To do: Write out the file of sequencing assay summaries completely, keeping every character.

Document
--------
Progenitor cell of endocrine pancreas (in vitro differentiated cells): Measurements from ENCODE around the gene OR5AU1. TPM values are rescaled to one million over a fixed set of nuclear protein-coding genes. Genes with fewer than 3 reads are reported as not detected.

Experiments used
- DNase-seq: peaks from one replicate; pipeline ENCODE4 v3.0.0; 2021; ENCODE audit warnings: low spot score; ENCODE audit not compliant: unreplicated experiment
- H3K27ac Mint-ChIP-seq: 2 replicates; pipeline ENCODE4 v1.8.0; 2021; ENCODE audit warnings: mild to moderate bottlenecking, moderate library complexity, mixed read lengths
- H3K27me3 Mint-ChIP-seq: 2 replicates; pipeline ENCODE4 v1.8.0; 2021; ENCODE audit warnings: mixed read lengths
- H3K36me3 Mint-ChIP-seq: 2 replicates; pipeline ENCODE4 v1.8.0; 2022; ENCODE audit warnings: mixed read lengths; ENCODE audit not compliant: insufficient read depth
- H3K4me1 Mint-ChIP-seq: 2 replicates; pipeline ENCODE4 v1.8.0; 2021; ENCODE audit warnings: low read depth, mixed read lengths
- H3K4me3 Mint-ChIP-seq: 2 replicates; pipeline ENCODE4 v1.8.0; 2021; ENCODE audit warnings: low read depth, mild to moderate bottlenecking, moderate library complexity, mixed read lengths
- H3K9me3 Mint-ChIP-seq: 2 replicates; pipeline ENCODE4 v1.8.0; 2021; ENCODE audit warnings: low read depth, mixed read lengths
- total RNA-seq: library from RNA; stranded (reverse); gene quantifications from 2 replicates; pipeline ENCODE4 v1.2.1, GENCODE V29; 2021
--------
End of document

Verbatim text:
Progenitor cell of endocrine pancreas (in vitro differentiated cells): Measurements from ENCODE around the gene OR5AU1. TPM values are rescaled to one million over a fixed set of nuclear protein-coding genes. Genes with fewer than 3 reads are reported as not detected.

Experiments used
- DNase-seq: peaks from one replicate; pipeline ENCODE4 v3.0.0; 2021; ENCODE audit warnings: low spot score; ENCODE audit not compliant: unreplicated experiment
- H3K27ac Mint-ChIP-seq: 2 replicates; pipeline ENCODE4 v1.8.0; 2021; ENCODE audit warnings: mild to moderate bottlenecking, moderate library complexity, mixed read lengths
- H3K27me3 Mint-ChIP-seq: 2 replicates; pipeline ENCODE4 v1.8.0; 2021; ENCODE audit warnings: mixed read lengths
- H3K36me3 Mint-ChIP-seq: 2 replicates; pipeline ENCODE4 v1.8.0; 2022; ENCODE audit warnings: mixed read lengths; ENCODE audit not compliant: insufficient read depth
- H3K4me1 Mint-ChIP-seq: 2 replicates; pipeline ENCODE4 v1.8.0; 2021; ENCODE audit warnings: low read depth, mixed read lengths
- H3K4me3 Mint-ChIP-seq: 2 replicates; pipeline ENCODE4 v1.8.0; 2021; ENCODE audit warnings: low read depth, mild to moderate bottlenecking, moderate library complexity, mixed read lengths
- H3K9me3 Mint-ChIP-seq: 2 replicates; pipeline ENCODE4 v1.8.0; 2021; ENCODE audit warnings: low read depth, mixed read lengths
- total RNA-seq: library from RNA; stranded (reverse); gene quantifications from 2 replicates; pipeline ENCODE4 v1.2.1, GENCODE V29; 2021